This map shows the location of subsidized housing in the Twin Cities metro area using 2012 data from HousingLink. Nathaniel Minor / MPR News
A new University of Minnesota report concludes that the state's subsidized housing policies are backfiring and hurting poor people and taxpayers.
State and city governments are steering too much subsidized housing to Minneapolis and St. Paul — at great societal and financial cost, according to the report issued today by the Institute on Metropolitan Opportunity at the University of Minnesota Law School.
Critics call the report's perspective "narrow."
There's growing demand for subsidized housing in the suburbs. In Dakota County alone, there are over 9,000 people on wait lists for low-income housing. Among them is Khadar Abdi, who arrived at the Dakota County Community Development Agency in Eagan the other day to update his paperwork — part of his ongoing bid to find affordable housing.
Abdi works at a grocery store in Eagan and makes $15 an hour. His wife stays at home with their three year-old child. They're paying about $950 a month for an apartment in Eagan and want something cheaper. But Abdi would not be willing to move to Minneapolis or St. Paul for it. The reason? "Safety," he says. He also thinks the schools are better in Eagan.
Abdi is the kind of person researchers at the University of Minnesota are worried about. Even as demand for affordable housing is surging in the suburbs, too many units are built in poor neighborhoods in the core cities, law professor Myron Orfield said.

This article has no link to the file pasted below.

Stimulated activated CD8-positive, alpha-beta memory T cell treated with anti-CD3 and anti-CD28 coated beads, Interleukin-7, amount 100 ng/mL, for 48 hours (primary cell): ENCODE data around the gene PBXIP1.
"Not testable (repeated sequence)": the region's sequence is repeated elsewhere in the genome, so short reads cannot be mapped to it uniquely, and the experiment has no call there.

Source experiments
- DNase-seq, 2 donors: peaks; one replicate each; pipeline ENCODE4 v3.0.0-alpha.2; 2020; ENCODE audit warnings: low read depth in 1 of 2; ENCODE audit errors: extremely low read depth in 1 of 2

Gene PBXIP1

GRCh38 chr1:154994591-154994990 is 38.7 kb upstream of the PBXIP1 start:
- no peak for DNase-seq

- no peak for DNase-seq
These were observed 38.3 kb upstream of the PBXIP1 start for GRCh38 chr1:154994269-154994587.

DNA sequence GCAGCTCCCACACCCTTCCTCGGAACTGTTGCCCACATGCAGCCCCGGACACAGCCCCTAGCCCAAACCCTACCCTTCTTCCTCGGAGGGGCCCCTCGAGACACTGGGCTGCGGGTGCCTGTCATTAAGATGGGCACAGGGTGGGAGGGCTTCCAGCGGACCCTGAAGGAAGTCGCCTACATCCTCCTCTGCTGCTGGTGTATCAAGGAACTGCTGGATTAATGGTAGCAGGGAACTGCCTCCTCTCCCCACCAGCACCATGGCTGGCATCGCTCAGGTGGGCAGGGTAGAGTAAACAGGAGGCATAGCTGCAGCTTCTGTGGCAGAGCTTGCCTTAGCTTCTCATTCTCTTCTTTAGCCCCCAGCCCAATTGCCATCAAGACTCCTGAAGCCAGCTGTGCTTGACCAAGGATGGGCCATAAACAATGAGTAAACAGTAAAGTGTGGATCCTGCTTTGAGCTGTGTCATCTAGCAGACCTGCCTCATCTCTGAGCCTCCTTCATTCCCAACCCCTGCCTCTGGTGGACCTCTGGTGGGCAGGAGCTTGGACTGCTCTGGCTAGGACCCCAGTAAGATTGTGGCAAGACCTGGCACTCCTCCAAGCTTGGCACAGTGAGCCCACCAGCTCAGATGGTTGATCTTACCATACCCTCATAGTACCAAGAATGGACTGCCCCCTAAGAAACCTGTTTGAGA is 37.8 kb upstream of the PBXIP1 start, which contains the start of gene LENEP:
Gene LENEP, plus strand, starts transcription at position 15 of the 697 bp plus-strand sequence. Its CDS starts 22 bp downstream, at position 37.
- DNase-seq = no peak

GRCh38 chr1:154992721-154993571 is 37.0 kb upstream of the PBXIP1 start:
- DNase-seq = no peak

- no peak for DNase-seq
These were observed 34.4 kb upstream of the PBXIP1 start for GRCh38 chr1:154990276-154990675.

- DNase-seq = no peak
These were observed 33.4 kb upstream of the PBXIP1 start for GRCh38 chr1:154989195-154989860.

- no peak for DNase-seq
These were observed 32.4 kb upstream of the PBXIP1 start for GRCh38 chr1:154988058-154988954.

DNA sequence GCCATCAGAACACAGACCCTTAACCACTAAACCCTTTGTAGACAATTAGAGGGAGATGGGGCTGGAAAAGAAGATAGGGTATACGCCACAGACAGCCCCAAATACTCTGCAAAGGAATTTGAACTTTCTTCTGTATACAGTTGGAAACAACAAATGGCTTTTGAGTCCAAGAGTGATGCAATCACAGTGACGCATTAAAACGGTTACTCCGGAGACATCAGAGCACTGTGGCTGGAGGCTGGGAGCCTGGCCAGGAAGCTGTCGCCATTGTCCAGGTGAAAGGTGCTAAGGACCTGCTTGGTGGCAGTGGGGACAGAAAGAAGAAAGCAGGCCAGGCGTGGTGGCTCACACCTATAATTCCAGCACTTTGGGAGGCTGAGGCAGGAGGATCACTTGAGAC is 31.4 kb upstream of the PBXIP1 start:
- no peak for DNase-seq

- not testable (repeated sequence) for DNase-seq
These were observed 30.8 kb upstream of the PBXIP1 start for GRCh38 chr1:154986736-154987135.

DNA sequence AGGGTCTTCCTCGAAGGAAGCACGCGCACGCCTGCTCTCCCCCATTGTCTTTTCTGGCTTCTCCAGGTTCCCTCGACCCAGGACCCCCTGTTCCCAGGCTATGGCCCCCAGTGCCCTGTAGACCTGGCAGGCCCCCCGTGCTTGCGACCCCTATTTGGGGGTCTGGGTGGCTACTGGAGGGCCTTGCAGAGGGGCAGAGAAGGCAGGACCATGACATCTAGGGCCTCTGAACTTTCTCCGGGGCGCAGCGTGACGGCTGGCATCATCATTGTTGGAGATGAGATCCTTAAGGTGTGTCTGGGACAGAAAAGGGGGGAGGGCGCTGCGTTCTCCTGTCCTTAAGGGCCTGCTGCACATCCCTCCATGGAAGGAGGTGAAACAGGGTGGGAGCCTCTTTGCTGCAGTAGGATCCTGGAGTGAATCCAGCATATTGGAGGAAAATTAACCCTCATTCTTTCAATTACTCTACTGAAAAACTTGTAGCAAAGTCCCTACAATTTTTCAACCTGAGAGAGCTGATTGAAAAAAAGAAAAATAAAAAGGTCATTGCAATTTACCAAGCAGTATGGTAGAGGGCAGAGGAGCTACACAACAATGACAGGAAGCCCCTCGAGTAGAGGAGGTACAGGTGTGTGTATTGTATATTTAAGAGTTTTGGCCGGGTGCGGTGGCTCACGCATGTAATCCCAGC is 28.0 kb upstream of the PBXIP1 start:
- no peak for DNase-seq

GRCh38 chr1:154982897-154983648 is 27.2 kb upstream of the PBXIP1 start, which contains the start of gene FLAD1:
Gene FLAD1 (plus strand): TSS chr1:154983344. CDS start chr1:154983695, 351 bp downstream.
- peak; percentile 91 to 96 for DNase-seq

That approach to housing policy is counterproductive, he said.
"It deprives families the opportunity to go to low-poverty, high-performing schools, if you build it all in very poor neighborhoods," Orfield said. "And it makes places like Minneapolis and St. Paul, which are already very racially segregated, over time more and more likely to house a larger percentage of the region's poor population."
Such policies also are bad for taxpayers, Orfield said, because their dollars could be better spent on low-income housing in the suburbs, where development costs are one-third as high as in the core cities.
"You have this period, kind of unique in our history, where you have the affluent, whiter suburbs requesting this money, offering to use it more cost effectively," he said. "And the state agencies are turning them down so they can build in poor neighborhoods already saturated by affordable housing,"
Orfield said the requirements and incentives that determine where housing dollars flow keep too much money in the central Cities.
He and his colleagues largely focused on housing developed by means of a complicated tax-credit program in which the state, Minneapolis, St. Paul and Dakota and Washington counties can allocate the tax credits to developers for low-income housing projects.
Developers then offer those credits to financial investors who help fund the projects.
Orfield found that in the last eight years, the state turned down $33 million in requests for low-income housing tax credits from suburban areas. He acknowledged, however, that state officials also said no to $73 million in requests from the central cities.